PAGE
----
Business at heart of Scottish resource plan
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The Scottish government has pledged to boost finance for recycling facilities and provide firms with more tools and advice on improving resource efficiency
The devolved administration has published a new action plan outlining how it aims to drive Scotland’s transition to a circular economy. Safeguarding Scotland’s resources includes details on support for businesses to become more resource efficient and encourage greater reuse, refurbishment and remanufacturing of products.
The Scottish government has also confirmed that it is increasing the amount of finance available to recycling firms through its plastics loan fund from £2.5 million to £3.8 million. The fund provides loans for plant, machinery and groundwork to support an increase in the country’s plastic recycling capacity. In the plan, the Scottish government is also considering extending the finance scheme, with the aim of boosting the reuse of other materials, including textiles and waste electrical and electronic equipment (WEEE).
The government has pledged to work with businesses to improve the implementation of the producer responsibility regime, “to better support recycling”, as well as examine the possibility of introducing similar measures for products not currently covered by the legislation.
Many of the government’s plans to support firms will be delivered through its Resource Efficient Scotland (RES) programme, which was launched in April and offers advice on how to use energy, water and raw materials more efficiently.
RES will be responsible for: developing more guidance and tools to help businesses; sharing best practice; investigating the possibility of introducing standards for remanufactured goods; and designing a system for companies to publicly pledge to lower their waste output.
The Scottish Environment Protection Agency, meanwhile, is to produce new guidance on the regulatory requirements for remanufacturing activities, and to consider resource use during inspections of organisations with the greatest environmental impacts.
And, while legislation mandating site waste management plans (SWMPs) for large construction projects in England and Wales is about to be scrapped, the Scottish authorities are pledging to support their wider use. The action plan states that “consistent use of SWMPs” could save the construction sector £170 million a year and confirms that the devolved government aims to develop new “resource management plans”, which will include the design stage of construction in a bid to further improve resource efficiency.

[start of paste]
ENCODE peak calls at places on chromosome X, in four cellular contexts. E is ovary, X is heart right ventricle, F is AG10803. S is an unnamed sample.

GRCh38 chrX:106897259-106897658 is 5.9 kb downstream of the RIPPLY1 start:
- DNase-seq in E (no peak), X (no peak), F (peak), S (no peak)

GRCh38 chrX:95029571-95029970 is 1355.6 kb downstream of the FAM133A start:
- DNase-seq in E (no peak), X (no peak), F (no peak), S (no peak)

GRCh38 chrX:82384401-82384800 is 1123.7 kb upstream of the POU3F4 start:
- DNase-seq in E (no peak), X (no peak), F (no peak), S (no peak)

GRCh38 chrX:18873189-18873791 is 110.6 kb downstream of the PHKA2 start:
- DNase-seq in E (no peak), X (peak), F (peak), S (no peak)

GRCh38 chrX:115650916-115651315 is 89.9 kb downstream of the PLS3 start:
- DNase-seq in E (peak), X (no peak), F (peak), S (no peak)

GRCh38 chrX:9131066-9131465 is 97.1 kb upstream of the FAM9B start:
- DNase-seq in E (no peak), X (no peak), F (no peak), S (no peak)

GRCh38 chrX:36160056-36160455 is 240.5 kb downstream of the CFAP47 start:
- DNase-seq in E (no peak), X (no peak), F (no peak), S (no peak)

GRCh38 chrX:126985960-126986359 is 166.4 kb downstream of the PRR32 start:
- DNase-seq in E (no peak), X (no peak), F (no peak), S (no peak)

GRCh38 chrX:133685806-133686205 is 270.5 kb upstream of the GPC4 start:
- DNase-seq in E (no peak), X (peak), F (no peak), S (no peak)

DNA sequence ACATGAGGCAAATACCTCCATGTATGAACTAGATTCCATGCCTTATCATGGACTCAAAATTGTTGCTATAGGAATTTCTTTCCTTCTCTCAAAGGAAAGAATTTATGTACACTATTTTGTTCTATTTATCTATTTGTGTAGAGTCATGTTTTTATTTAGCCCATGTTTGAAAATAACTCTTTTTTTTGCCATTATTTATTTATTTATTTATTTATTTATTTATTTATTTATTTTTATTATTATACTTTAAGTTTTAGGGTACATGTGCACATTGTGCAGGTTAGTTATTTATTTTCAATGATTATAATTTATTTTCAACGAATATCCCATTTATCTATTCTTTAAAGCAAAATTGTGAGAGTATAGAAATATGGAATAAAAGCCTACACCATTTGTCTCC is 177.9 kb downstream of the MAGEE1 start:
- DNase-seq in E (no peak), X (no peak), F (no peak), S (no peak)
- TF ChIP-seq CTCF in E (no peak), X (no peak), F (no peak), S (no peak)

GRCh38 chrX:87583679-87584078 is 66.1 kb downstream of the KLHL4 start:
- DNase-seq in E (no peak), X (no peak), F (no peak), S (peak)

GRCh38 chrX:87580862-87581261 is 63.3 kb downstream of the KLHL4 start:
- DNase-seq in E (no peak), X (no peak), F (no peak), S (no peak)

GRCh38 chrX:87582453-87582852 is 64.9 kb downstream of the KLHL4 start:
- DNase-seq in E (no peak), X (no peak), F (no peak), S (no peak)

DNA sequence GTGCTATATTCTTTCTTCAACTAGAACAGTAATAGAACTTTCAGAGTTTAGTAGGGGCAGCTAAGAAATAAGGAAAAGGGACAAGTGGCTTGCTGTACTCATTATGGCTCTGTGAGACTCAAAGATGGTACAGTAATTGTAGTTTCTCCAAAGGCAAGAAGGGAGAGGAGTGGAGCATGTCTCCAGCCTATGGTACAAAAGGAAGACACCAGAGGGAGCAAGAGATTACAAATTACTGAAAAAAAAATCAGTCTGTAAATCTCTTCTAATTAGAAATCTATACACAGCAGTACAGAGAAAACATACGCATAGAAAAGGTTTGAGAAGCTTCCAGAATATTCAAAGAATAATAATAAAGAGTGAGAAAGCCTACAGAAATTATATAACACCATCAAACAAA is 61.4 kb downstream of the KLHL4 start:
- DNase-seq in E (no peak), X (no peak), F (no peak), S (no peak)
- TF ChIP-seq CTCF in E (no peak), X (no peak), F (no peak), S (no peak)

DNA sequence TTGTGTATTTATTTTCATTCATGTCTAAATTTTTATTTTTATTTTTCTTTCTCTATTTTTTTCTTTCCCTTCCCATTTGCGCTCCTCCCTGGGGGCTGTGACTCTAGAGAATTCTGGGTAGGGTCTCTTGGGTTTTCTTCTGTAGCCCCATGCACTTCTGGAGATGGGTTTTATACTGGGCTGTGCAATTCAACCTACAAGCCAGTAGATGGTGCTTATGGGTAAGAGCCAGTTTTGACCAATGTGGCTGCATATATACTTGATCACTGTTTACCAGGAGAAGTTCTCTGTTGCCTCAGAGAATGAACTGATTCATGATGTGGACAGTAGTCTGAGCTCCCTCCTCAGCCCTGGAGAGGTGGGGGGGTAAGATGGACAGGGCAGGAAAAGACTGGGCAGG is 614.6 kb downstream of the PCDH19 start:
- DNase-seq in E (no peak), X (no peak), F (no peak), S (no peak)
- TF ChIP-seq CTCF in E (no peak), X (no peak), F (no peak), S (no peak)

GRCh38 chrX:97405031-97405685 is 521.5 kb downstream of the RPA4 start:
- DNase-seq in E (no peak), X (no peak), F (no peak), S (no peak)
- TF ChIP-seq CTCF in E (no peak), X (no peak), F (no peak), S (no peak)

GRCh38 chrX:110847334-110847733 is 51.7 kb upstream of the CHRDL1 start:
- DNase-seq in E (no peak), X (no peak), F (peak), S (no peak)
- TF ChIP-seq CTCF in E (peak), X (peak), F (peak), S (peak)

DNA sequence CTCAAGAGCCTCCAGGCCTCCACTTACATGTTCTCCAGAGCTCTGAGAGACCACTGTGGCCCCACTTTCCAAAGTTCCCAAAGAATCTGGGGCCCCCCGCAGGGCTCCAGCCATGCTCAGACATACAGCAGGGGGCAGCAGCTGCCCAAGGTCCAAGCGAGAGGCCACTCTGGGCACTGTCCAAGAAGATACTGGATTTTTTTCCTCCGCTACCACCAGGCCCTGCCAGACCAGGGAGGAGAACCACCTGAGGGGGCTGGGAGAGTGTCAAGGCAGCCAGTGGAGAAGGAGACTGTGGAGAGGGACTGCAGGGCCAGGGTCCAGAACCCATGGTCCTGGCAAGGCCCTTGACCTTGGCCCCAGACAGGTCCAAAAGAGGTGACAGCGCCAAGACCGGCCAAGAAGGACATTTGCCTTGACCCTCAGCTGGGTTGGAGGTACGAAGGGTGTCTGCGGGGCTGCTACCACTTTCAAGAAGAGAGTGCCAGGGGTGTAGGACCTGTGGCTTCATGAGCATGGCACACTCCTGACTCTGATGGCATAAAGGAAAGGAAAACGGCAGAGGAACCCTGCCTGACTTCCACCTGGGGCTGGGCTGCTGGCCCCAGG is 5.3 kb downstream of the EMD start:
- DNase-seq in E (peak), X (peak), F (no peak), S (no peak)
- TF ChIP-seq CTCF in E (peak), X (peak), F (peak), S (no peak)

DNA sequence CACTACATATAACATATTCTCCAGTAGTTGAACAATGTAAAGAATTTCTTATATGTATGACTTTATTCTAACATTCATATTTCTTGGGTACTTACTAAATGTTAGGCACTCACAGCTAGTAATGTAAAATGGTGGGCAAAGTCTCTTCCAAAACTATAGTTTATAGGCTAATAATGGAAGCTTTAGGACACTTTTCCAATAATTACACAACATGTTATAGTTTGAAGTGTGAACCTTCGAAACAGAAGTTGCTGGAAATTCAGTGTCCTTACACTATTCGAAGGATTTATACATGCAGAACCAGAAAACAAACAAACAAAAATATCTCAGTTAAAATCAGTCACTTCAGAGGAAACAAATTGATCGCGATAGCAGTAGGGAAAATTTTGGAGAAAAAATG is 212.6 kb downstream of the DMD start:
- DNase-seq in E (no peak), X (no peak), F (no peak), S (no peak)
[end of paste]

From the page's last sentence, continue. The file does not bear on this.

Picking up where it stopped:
“The Scottish government is committed to creating a more productive and circular economy and reduce our dependency on raw materials,” commented environment secretary Richard Lochhead in launching the new plan.
“Safeguarding Scotland’s resources is an important step towards being a zero waste nation, but its success will depend on how businesses and individuals respond to the challenges we face and the opportunities we want to create. We want to galvanise people behind our zero waste vision and to work with us to make it a reality.”
The new plan came as Zero Waste Scotland updated its carbon metric measuring the environmental impact of waste. According to its new calculations, Scotland’s waste in 2011 generated 14 million tonnes of carbon dioxide equivalent.
In a separate announcement, Scottish climate change minister Paul Wheelhouse confirmed that the administration was making available an extra £10.3 million for community projects aimed at cutting carbon emissions.
The funds will ensure that Scotland’s climate challenge fund (CCF) will continue to operate until March 2016. The CCF, which was launched in 2008, has so far awarded £52 million in grants to 612 projects across Scotland.
The latest round of funding includes a £64,000 grant to help five East Lothian primary schools cut their emissions by growing food on allotments, and £25,000 to install insulation and draft proofing at Lismore Hall in Argyll and Bute.
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